WIT Press


Passive And Active Hybrid Approach To Building Design In Saudi Arabia

Price

Free (open access)

Paper DOI

10.2495/ARC120151

Volume

165

Pages

12

Page Range

163 - 174

Published

2013

Size

706 kb

Author(s)

M. S. Almatawa, A. A. Elmualim & E. A. Essah

Abstract

The building sector is one of the highest consumers of energy in the world. This has led to high dependency on using fossil fuel to supply energy without due consideration to its environmental impact. Saudi Arabia has been through rapid development accompanied by population growth, which in turn has increased the demand for construction. However, this fast development has been met without considering sustainable building design. General design practices rely on using international design approaches and features without considering the local climate and aspects of traditional passive design. This is by constructing buildings with a large amount of glass fully exposed to solar radiation. The aim of this paper is to investigate the development of sustainability in passive design and vernacular architecture. Furthermore, it compares them with current building in Saudi Arabia in terms of making the most of the climate. Moreover, it will explore the most sustainable renewable energy that can be used to reduce the environmental impact on modern building in Saudi Arabia. This will be carried out using case studies demonstrating the performance of vernacular design in Saudi Arabia and thus its benefits in terms of environmental, economic and social sustainability. It argues that the adoption of a hybrid approach can improve the energy efficiency as well as reduce the carbon footprint of buildings. This is by combining passive design, learning from the vernacular architecture and implementing innovative sustainable technologies. Keywords: climate, environmental impact, passive design, renewable energy, Saudi Arabia, sustainability, vernacular architecture.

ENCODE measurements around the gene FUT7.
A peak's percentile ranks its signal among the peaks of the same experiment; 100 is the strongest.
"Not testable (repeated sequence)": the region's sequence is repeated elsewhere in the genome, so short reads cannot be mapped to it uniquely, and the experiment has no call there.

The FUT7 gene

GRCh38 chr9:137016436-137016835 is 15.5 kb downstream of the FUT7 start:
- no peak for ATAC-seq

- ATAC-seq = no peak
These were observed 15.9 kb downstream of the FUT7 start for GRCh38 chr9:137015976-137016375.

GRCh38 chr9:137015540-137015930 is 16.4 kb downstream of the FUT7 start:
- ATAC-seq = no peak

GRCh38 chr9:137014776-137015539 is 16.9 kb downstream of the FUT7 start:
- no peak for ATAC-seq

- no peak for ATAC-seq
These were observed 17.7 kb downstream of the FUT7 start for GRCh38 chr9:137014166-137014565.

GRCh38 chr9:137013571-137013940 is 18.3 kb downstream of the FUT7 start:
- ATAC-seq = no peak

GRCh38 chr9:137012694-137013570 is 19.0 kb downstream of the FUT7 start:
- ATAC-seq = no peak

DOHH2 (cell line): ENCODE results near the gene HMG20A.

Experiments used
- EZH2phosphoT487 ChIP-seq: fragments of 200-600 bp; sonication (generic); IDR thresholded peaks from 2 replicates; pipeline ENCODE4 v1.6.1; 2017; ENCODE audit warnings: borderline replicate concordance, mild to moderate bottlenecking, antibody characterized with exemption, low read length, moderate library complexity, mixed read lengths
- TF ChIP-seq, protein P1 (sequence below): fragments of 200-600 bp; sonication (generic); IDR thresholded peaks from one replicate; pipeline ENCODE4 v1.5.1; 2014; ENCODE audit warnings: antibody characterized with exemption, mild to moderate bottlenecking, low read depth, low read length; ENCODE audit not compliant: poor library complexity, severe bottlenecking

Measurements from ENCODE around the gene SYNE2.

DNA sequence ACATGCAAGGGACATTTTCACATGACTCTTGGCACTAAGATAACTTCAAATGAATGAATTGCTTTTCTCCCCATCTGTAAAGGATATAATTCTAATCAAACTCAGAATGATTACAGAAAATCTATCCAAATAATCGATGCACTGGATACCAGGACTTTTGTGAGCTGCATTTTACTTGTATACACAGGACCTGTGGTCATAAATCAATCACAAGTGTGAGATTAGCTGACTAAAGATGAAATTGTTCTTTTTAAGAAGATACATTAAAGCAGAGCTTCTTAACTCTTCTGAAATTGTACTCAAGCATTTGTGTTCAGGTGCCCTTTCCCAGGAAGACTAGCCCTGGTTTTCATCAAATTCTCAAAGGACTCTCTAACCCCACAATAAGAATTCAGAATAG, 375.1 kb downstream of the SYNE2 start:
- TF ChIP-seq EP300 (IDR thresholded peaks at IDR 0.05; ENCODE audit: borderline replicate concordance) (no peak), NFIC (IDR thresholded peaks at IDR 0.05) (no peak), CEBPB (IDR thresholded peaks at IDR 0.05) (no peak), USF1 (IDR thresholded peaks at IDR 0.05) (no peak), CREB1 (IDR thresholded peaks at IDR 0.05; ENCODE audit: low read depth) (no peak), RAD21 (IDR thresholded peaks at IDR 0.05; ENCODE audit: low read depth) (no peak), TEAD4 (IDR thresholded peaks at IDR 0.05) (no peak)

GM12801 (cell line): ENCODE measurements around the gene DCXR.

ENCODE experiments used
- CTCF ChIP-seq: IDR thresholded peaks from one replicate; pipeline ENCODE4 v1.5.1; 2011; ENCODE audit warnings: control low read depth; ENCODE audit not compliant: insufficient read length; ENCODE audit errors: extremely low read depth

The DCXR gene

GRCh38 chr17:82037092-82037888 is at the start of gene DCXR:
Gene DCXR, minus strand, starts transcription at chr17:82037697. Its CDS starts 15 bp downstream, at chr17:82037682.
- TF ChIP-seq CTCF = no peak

Keywords

climate, environmental impact, passive design, renewable energy, Saudi Arabia, sustainability, vernacular architecture